The year was 1995. William Jefferson Clinton was in the White House, Coolio was rapping about a "Gangsta's Paradise" and the latest movie heartthrob was a little pig named "Babe." Meanwhile, at the downstairs space of Off-Broadway's Westside Theatre, a zany comedy called The Compleat Wks of Wllm Shksper proved a hit with audiences who wanted to see all of Shakespeare's canon sliced, diced, spoofed and condensed into two hours.
Now, one of the Off-Broadway production's original producers, Jeffrey Richards, is co-producing (with Kip Gould) an OB revival of the piece which started previews Sept. 28 and officially opened Oct. 15 at the Century Center. Despite this being a rough season for Off-Broadway shows, Shakespeare is hanging tough and will celebrate its 100th performance on Friday, Jan. 11.
Peter Ackerman, author of Things You Shouldn't Say Past Midnight, Jeremy Shamos (The Alchemist) and the youthful David Turner (The Invention of Love) star in the show — now using the longer and Americanized title "The Complete Works of William Shakespeare (Abridged)." Jeremy Dobrish, a veteran of the adobe theatre company [sic] directs, with Steven Capone designing the set, Markas Henry the costumes, Michael Gottlieb the lighting and Lewis Flinn the music and sound.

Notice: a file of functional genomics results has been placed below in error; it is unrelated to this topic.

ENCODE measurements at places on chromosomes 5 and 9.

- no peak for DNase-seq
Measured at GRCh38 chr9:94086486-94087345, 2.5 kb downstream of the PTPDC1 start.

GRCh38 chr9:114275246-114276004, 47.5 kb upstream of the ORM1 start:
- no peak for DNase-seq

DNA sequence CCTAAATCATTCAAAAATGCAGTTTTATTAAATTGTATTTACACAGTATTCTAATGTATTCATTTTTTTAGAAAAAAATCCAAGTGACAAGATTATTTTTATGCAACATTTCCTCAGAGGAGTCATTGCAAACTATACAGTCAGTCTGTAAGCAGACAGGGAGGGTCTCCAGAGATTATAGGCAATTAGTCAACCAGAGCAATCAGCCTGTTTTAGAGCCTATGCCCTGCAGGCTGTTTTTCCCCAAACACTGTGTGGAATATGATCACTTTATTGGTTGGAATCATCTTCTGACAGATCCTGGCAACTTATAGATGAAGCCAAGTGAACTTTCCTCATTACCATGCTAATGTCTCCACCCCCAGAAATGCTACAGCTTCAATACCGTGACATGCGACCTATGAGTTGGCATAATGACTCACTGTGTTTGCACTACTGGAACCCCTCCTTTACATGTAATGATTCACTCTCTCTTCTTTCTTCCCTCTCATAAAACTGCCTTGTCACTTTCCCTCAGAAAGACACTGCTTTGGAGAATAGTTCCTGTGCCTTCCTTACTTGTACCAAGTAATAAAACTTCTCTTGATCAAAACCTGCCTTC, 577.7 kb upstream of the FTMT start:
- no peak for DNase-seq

Penned by the American-born but London-based trio of Adam Long, Daniel Singer and Jess Winfield, Compleat Wks has wowed audiences with its knock-about farce since its debut at the Edinburgh Festival and has gone on to win critical acclaim in productions around the world. The show has also played two engagements in Los Angeles.
In Shakespeare, the onstage trio get through a month's worth of theatre in 97 minutes by using rapid-fire costume changes, lethal stage props, audience-participation, rapping and capsulized Elizabethan poetry. The first Off-Broadway mounting starred Christopher Duva, Peter Jacobson and Jon Patrick Walker and was directed by co-author Winfield. For tickets ($25-$55) and information on The Complete Works of William Shakespeare (Abridged) at the Century Center, 111 East 15th Street, call (212) 239-6200.
— By David Lefkowitz